EghtesadOnline: The total value of foreign currencies sold by exporters of non-oil goods at Iran's secondary market amounted to €9.2 billion since the beginning of the current fiscal year (started March 21), €7.86 billion of which have been purchased by importers.
The figure indicates that the repatriation of export earnings has gained momentum after the secondary market registered a steady growth in foreign exchange rates during the past few months.
This came after the gap between prices in open and secondary markets were substantially reduced, thanks to the Central Bank of Iran’s efforts to stabilize the foreign currency rate in the open market while pushing it up in the secondary one.
CBI's website announced that the average price of each euro traded in the secondary market has reached 119,433 rials, Financial Tribune reported.
Euro was sold at 125,940 rials in Tehran's open market on Wednesday, up 400 rials (or 0.32%) compared with the previous day, according to Tehran Gold and Jewelry Union's website.
The US dollar was priced at 113,900 rials, 500 rials (or 0.44%) higher than Tuesday’s close. The greenback was sold at 108,109 rials in the secondary market.
Foreign currencies amounting to €1.8 billion have been sold in the market over the past three weeks.
Daily sales in Iran's secondary forex market recorded six-month highs in the past few days, as it traded €219 million and €210 million on Oct. 8 and 9 respectively.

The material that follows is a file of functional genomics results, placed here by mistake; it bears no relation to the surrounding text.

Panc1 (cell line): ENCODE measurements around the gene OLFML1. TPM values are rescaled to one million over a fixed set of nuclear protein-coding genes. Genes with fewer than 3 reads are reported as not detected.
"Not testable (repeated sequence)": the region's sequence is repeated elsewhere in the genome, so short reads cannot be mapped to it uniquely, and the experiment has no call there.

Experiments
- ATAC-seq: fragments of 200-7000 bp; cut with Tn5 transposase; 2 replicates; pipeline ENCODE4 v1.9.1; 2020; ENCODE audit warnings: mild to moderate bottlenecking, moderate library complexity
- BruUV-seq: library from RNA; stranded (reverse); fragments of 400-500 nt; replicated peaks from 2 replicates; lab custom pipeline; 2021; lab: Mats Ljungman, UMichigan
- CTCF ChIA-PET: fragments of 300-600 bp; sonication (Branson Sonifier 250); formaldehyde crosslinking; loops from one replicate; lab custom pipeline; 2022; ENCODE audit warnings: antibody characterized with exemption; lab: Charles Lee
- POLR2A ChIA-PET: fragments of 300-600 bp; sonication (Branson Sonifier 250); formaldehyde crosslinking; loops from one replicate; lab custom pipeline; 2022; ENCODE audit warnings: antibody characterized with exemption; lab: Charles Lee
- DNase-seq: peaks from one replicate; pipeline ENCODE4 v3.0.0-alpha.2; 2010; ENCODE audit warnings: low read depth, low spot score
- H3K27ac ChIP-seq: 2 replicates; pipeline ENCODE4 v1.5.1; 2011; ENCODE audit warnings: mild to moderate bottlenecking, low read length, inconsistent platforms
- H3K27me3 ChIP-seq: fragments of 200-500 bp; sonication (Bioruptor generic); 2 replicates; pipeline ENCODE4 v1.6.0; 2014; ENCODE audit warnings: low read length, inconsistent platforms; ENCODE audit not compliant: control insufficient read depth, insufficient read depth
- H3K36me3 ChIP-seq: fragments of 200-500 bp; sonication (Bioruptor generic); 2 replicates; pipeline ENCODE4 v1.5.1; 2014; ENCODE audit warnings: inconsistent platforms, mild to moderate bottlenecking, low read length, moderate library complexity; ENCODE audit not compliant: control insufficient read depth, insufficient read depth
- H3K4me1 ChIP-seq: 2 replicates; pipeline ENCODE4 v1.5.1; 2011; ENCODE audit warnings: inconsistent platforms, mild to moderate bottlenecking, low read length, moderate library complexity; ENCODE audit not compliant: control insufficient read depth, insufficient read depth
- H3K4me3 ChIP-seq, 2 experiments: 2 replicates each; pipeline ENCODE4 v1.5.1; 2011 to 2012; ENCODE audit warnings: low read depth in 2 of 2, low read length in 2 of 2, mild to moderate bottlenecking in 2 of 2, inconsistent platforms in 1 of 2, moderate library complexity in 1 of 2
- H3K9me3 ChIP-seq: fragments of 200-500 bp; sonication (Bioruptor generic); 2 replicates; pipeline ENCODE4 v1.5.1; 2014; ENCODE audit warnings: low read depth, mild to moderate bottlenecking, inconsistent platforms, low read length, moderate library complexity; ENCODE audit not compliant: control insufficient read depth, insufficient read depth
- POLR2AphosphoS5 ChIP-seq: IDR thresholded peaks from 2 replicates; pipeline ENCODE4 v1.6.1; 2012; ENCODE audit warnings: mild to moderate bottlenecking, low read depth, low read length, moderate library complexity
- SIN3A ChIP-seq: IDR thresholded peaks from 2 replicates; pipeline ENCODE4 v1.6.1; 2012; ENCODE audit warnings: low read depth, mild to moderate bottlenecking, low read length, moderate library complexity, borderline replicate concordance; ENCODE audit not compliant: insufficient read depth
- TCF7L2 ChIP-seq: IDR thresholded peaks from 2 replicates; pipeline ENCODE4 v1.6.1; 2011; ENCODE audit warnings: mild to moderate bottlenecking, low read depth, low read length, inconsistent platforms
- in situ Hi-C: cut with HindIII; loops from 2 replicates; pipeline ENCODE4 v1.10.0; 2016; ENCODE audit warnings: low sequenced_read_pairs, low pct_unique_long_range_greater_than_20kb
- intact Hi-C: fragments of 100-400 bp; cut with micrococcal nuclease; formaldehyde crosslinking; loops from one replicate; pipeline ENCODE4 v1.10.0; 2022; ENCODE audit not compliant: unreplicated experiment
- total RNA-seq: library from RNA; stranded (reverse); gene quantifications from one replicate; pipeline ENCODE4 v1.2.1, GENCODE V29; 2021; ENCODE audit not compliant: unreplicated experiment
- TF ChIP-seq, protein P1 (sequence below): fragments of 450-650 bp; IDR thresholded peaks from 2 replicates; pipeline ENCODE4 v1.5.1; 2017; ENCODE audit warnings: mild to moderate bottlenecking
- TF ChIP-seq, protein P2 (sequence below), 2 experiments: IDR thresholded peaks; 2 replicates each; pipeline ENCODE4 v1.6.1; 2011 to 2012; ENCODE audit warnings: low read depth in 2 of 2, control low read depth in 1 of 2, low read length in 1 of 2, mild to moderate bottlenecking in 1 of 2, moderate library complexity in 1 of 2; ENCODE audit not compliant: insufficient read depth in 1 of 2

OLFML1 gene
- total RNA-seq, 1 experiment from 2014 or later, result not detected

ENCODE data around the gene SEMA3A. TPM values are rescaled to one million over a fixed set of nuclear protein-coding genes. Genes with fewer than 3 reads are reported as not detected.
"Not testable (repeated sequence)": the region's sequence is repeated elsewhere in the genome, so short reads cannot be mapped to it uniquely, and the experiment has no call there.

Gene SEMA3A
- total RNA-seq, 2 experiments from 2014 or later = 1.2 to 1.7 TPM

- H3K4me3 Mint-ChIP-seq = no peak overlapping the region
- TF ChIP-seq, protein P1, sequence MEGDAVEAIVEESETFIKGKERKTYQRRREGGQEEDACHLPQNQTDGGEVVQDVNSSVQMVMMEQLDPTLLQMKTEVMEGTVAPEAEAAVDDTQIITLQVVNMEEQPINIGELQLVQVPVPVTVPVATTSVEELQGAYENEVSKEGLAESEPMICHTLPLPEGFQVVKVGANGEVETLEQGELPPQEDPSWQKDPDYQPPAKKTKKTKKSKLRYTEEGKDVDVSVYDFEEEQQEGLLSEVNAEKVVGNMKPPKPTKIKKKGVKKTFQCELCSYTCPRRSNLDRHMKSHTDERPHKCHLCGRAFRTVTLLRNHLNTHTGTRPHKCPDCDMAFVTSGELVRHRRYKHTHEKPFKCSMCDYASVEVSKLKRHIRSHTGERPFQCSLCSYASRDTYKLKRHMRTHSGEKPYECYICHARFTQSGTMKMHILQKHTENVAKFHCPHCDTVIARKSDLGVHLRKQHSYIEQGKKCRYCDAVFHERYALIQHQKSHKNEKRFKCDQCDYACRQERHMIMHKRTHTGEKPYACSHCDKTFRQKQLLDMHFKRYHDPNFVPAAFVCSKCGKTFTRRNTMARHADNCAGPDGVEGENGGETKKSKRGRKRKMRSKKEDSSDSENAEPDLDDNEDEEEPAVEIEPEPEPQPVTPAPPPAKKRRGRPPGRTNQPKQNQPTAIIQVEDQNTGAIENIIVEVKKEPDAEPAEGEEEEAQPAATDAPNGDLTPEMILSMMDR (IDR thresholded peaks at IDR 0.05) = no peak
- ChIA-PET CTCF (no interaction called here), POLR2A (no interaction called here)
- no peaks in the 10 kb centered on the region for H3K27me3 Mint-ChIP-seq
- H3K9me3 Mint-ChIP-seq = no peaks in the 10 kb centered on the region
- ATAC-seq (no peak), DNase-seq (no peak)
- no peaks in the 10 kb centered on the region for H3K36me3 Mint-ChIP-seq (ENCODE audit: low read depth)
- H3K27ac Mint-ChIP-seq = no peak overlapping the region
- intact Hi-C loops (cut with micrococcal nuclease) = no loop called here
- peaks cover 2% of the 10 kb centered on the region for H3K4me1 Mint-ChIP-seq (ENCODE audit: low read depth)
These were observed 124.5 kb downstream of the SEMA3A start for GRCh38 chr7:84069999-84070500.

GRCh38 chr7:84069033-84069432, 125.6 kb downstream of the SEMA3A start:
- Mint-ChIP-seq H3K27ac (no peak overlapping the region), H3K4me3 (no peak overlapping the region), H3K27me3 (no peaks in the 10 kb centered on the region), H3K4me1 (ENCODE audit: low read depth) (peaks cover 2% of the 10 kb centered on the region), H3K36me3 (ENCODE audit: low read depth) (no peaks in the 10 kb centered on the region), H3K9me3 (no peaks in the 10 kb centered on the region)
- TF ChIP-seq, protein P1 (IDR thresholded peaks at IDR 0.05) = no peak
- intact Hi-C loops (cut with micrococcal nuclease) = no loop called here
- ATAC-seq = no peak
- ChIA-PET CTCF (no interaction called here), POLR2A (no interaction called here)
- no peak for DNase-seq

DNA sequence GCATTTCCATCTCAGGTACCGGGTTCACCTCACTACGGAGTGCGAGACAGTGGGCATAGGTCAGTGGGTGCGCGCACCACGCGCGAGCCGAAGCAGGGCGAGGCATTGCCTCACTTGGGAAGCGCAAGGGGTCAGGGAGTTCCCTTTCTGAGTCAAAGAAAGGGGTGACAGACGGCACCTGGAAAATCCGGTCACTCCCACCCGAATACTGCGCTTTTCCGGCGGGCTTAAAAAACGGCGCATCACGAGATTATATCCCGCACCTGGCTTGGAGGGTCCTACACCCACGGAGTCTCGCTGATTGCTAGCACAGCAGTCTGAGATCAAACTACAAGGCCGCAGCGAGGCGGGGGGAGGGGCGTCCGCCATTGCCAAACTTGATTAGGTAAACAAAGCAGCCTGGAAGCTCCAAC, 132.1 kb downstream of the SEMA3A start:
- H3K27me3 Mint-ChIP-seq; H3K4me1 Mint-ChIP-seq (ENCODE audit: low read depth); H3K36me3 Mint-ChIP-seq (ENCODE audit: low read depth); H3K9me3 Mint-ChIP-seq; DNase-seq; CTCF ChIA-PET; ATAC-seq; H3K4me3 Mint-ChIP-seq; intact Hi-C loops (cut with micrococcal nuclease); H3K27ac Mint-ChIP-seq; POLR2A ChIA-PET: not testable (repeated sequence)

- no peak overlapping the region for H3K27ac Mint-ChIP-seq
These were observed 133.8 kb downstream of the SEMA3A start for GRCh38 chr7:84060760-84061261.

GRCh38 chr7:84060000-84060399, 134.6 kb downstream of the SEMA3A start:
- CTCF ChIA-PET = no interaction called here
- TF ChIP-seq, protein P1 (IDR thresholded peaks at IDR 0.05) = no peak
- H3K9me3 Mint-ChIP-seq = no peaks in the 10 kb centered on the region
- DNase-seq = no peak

In this system, locally known by the acronym Nima, importers declare their currency needs, exporters register their currency proceeds and banks and authorized moneychangers act as dealers.
CBI exercises oversight and controls currency demand and supply.
Rules related to the repatriation of export earnings became tougher after the United Sates reimposed sanctions on Iran in the spring of 2018, triggering a severe shortage of foreign currency when oil exports declined.
Exporters are now required to sell at least half of their export earnings at the secondary market at an exchange rate set below the higher open market price. As per the regulations, at least 20% of total money sold in the secondary market must be in cash.
Forex rates have been experiencing fewer fluctuations in recent weeks.
The USD has hovered around 113,000 rials. Euro and other currencies also experienced similar motions, with euro being sold for 124,000 to 125,000 rials.
In maintaining currency market stability, CBI is the key player. After steep volatilities in the summer of 2018, the regulator was authorized to intervene, mainly for balancing the supply/demand equation.
CBI Governor Abdolnasser Hemmati, in a recent speech, said his bank has not used its forex reserves to prop up the market.
While defending CBI's recent measures, Hemmati said, "We had to have an eye on transactions to prevent capital flight. We had to take main players of the forex market into consideration, without creating rents … We also had to make sure exporters would benefit from bringing their income back to the country … CBI's constant presence in the market was also necessary."